Leland L Johnson

Brief Life History of Leland L

When Leland L Johnson was born on 10 March 1870, in Loon Lake, Jackson, Minnesota, United States, his father, Timothy C Johnson, was 47 and his mother, Clarissa Stewart, was 34. He married Laura Virginia Loving on 23 December 1898, in Mesa, Colorado, United States. They were the parents of at least 1 daughter. He lived in Election Precinct 45, Las Animas, Colorado, United States in 1900 and Village of Oak Creek, Yavapai, Arizona, United States in 1910. He died on 18 June 1949, in Pomona, Los Angeles, California, United States, at the age of 79, and was buried in Pomona Cemetery, Pomona, Los Angeles, California, United States.

Photos and Memories (1)

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Family Time Line

Leland L Johnson
1870–1949
Laura Virginia Loving
1860–1932
Marriage: 23 December 1898
Doris Dunreath Johnson
1902–1992

Sources (11)

  • Leland L Johnson, "United States Census, 1900"
  • Leland L Johnson, "California, County Birth and Death Records, 1800-1994"
  • Leland L Johnson, "California Death Index, 1940-1997"

Spouse and Children

World Events (8)

1872 · The Modoc War

Hostilities between Modoc Indians and white settlers resulted in the Modoc War during 1872-1873. A Modoc band of nearly 200 people, led by Captain Jack Kintpuash, was fleeing a forced relocation to a reservation occupied by their enemies, the Klamaths. The band had returned to their former land on Lost River, which now had white settlers occupying the area. The conflict erupted on November 29, 1872, when 40 troops were sent to move the Modocs back to the reservation. An argument erupted and shots were fired. Several were killed and the Modocs fled to “The Stronghold,” a large, cavernous lava bed. The holdout went on for months with several clashes. On April 11, 1873, General Edward Richard Sprigg Canby and Reverend Eleazar Thomas were killed by the Modocs during a negotiation. The Modocs lacked resources and supplies and eventually surrendered on July 4. In total, 2 Modocs and 71 enlisted military men lost their lives.

1879

Historical Boundaries: 1879: Jackson, Minnesota, United States

1891 · Angel Island Serves as Quarantine Station

Angel Island served as a quarantine station for those diagnosed with bubonic plague beginning in 1891. A quarantine station was built on the island which was funded by the federal government at the cost of $98,000. The disease spread to port cities around the world, including the San Francisco Bay Area, during the third bubonic plague pandemic, which lasted through 1909.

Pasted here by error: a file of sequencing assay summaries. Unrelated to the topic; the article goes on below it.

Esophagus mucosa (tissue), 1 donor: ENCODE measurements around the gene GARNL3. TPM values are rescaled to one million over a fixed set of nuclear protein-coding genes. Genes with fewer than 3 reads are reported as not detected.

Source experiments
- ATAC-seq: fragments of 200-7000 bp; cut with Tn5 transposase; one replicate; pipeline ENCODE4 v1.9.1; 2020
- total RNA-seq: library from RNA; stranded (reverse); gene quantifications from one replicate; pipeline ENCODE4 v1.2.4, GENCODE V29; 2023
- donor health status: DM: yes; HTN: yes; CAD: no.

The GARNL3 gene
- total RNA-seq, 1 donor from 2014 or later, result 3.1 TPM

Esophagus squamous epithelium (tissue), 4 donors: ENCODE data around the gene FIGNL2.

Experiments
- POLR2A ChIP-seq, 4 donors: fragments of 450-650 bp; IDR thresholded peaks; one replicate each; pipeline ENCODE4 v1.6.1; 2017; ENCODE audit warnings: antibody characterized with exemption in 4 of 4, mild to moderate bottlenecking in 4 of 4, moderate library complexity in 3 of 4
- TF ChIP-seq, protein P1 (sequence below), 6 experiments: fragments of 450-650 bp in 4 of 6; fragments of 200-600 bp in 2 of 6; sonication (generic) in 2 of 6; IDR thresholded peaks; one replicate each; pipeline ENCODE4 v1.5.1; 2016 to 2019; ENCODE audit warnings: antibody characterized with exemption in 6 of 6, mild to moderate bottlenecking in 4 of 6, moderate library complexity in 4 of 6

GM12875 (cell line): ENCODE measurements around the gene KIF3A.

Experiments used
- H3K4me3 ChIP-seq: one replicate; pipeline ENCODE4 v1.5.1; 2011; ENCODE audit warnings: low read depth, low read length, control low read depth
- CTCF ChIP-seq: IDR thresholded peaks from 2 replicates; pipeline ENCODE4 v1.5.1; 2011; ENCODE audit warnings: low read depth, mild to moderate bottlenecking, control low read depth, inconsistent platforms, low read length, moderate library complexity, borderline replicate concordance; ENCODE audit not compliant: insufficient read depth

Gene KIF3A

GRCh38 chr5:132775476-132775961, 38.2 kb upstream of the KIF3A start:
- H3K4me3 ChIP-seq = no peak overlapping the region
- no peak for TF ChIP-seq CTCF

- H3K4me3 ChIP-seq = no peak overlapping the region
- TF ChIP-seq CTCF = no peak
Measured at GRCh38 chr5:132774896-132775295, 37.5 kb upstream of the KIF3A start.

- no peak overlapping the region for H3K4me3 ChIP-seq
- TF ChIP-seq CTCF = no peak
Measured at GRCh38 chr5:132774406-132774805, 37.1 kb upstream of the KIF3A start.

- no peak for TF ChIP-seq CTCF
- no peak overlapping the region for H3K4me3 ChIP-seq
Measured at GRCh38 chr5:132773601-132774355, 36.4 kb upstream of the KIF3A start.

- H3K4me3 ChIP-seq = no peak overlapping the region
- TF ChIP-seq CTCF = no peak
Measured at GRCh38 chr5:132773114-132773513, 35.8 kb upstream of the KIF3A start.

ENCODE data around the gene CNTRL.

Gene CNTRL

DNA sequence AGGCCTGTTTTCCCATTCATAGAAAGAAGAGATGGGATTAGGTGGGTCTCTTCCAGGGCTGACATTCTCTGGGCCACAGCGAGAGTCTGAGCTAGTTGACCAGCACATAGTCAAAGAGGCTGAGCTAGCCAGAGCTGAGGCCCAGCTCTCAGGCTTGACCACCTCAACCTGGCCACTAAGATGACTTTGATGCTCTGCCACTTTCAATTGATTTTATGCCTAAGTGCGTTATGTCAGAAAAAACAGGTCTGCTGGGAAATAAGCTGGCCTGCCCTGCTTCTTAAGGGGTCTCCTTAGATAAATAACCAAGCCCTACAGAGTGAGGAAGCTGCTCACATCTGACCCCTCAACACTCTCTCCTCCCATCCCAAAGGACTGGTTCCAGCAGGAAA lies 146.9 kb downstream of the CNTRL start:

Name Meaning

English and Scottish: patronymic from the Middle English and Older Scots personal name Johan, Jo(h)n (see John ) + -son. It was often interchanged with Jenson and Janson . In North America, this surname has absorbed cognates from other languages, e.g. Norwegian, Danish, or North German Johnsen , Johannesen , Johannsen , Johansen , Jansen , Jantzen , and Jensen , Swedish Johnsson (see below), Johansson , Jonsson , and Jansson , Dutch Janssen , German Janz , Czech Jansa 1, and Slovenian Janša (see Jansa 2) and Janežič (see Janezic ). Johnson (including in the sense 2 below) is the second most frequent surname in the US. It is also the second most common surname among Native Americans and a very common surname among African Americans.

Americanized form (and a less common Swedish variant) of Swedish Johnsson: patronymic from the personal name John, a variant of Jon (see John ). Compare 1 above.

History: Surname Johnson was brought independently to North America by many different bearers from the 17th and 18th centuries onward. Andrew Johnson (1808–75), 17th president of the US, was born in Raleigh, NC, the younger son of Jacob Johnson and Mary (or Polly) McDonough. Little is known of his ancestors. The 36th president, Lyndon B. Johnson, dates his American forebears back seven generations to James Johnston (sic) (born c. 1662) who lived at Currowaugh, Nansemond, and Isle of Wight counties, VA. — Noted early bearers also include Marmaduke Johnson (died 1674), a printer who came from England to MA in 1660; Edward Johnson (1598–1672), a colonial chronicler who was baptized at St. George's parish, Canterbury, England, and emigrated to Boston in 1630; and Sir Nathaniel Johnson (c. 1645–1713), a colonial governor of Carolina, who came from County Durham, England.

Dictionary of American Family Names © Patrick Hanks 2003, 2006.

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